9/14/18 - Week 15 - Letters from Patagonia

David here. When I was 26, I found myself footloose, fancy free, and lost (existentially... and sometimes literally) in Patagonia. Outwardly, I was traveling; backpacking in the Andes for the purposes of “adventure”; but inwardly I was searching for something I could not explain.

In hindsight it was rootedness. Meaningful work. Purpose.

Somehow I ended up on a tiny, off-grid CSA farm on the Eastern slopes of the Andes, and found what I was looking for.

During that trip I was writing extensive, caffeinated letters to a friend from home. I've put one of last of those letters from the end of my stay on the farm, down below. It is angsty and verbose, but it also ends with maybe the precise moment that made me want to be a farmer. And, hey... Fall and Winter, the time for verbose angsty-ness, are nearly upon us!

I hope you enjoy.


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The valley of the Rio Azul near El Bolson, Patagonia, Argentina.

The valley of the Rio Azul near El Bolson, Patagonia, Argentina.

June, 2011

“When the sun rises, I go to work.

When the sun goes down, I take my rest

I dig the well from which I drink,

I farm the soil that yields my food,

I share creation, Kings can do no more.”

Ancient Chinese, 2,500 B.C.

It is very much winter now. I can see my breath in here. Things are quiet. I am spending the days caring for the animals, trying to trap the wild hares eating our last crops, baking bread like an old Grandma, and doing other random projects to help Alex the farmer wrap up the season. A spokeswoman for the local Mapuche native people just passed through and spent the night. A Gaucho Folk guitarist the next. My friend Ponta, a Japanese orphan who has had the hardest life I have ever heard of (and who revealed the last chapter of it to me yesterday) just left for Peru. I will miss her. One of our dogs is very sick. Another is pregnant. There is a volcano exploding 200 kilometers to the North, sending rolling thunder like stampeding horses down the valley. Life and death are tangible forces out here.

It will be hard to capture in words what the last two months on the farm have been like or what they have meant to me.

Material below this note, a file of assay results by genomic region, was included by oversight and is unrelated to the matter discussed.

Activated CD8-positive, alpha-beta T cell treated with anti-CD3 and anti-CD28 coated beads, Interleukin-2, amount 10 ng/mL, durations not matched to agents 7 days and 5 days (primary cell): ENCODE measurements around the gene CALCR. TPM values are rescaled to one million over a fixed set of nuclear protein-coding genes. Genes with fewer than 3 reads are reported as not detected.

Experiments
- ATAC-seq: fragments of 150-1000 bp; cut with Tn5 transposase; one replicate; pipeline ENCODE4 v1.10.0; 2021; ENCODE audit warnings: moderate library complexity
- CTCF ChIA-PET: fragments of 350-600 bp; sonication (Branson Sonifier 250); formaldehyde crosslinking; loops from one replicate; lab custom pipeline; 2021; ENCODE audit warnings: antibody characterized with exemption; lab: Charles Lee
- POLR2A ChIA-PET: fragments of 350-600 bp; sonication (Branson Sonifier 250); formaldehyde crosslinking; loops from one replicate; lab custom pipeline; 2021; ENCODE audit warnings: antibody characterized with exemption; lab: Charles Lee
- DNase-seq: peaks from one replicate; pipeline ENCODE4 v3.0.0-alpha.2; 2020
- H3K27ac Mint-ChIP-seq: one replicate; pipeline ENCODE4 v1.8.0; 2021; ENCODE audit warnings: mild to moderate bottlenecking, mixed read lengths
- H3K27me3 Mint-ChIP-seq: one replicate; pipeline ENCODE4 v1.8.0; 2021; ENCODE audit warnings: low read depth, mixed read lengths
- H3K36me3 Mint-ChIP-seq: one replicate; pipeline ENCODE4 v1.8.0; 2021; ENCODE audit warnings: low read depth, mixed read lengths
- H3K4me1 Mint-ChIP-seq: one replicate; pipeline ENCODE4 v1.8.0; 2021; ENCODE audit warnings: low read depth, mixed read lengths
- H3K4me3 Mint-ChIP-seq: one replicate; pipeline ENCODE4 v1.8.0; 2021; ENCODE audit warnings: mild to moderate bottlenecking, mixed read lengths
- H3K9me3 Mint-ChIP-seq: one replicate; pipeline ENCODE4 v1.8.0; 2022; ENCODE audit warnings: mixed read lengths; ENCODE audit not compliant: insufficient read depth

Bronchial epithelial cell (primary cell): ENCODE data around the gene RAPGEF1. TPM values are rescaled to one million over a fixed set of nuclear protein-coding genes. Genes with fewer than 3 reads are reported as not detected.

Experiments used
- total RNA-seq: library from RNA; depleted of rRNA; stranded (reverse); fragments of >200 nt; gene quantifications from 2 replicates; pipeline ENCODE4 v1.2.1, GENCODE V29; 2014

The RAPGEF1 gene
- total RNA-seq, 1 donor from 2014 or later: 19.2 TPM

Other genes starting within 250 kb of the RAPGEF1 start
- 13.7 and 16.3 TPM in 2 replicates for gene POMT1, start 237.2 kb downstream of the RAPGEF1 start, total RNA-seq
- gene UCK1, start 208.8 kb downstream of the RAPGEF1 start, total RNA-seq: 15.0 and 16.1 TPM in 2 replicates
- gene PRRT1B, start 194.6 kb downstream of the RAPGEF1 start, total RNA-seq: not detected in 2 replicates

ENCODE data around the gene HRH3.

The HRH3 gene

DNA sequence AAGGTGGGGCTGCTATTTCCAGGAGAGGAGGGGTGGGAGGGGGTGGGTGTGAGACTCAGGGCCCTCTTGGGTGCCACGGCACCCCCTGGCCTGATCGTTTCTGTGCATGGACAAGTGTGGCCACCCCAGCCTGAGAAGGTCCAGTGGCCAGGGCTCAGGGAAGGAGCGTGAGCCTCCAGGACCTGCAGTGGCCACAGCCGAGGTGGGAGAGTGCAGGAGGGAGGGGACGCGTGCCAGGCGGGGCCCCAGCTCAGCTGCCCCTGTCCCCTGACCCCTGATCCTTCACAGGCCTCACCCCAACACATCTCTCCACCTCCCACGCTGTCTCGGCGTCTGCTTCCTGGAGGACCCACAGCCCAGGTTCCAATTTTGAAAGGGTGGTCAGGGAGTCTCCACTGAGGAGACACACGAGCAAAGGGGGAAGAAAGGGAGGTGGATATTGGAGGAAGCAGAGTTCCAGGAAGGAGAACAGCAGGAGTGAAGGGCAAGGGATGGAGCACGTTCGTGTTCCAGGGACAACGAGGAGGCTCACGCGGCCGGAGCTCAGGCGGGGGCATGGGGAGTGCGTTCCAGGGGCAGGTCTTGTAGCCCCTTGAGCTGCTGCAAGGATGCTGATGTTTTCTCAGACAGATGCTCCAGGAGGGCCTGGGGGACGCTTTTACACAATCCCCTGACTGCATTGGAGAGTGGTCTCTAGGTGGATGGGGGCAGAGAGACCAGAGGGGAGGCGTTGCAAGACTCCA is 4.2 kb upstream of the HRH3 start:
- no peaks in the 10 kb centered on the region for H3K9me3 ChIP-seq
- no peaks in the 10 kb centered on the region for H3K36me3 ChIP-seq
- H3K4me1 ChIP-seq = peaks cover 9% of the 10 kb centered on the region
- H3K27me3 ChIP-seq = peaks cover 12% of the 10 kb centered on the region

We have no electricity out here, no hot water, all the farming is done by hand. The only machines we have are a chainsaw, a weedwacker, and a dirt bike for town trips. A sweet, spindly old horse named Petiso will pull a harrow for us in exchange for a bucket of oats and complete freedom to roam the valley with his feral friends the rest of the time. All the buildings and huts and ovens here are cob and built by hand with wood, clay, and friends from the land. Three beloved dogs, Michay (wild like the native plant she is named after), her brother Pirata (a gentle pirate), and Tao (their mother), escort us everywhere. They sleep under my cabin every night, guarding it, and also guarding the garden from the horses. We harvest every Wednesday. The farm is the farm of the CSA members. Their children come and play with their food and chase the chickens. There is so much wealth here... so much poetry.

It’s all quite lovely, but I think it has done something deeper to me.

You and I have always felt called by nature -- to the tangy mountain air, to the oak meadows -- these places have felt like home. But time flies and we inevitably find ourselves pulled back along auto-littered highways to the turmoil, cement and grid of the city. There awaited the hidden pressure to specialize in one profession, one craft; for the love of it, if we are lucky, but also to pay for the 'necessities' which are piped to us. If we succeed, we make more and can spend more - we travel back to visit the tangy mountain air, to run our eyes enviously over the ranging hills, and then we return. But do we understand more? Do we share in creation?

Working on this farm has put me in forceful contact with the sources of my life -- the water, the land, the plants, the animals, -- and a realization that these things are not commodities, they are not necessities. They are us. They are our brothers, our sisters, our greatest teachers. To work with them is to work with creation.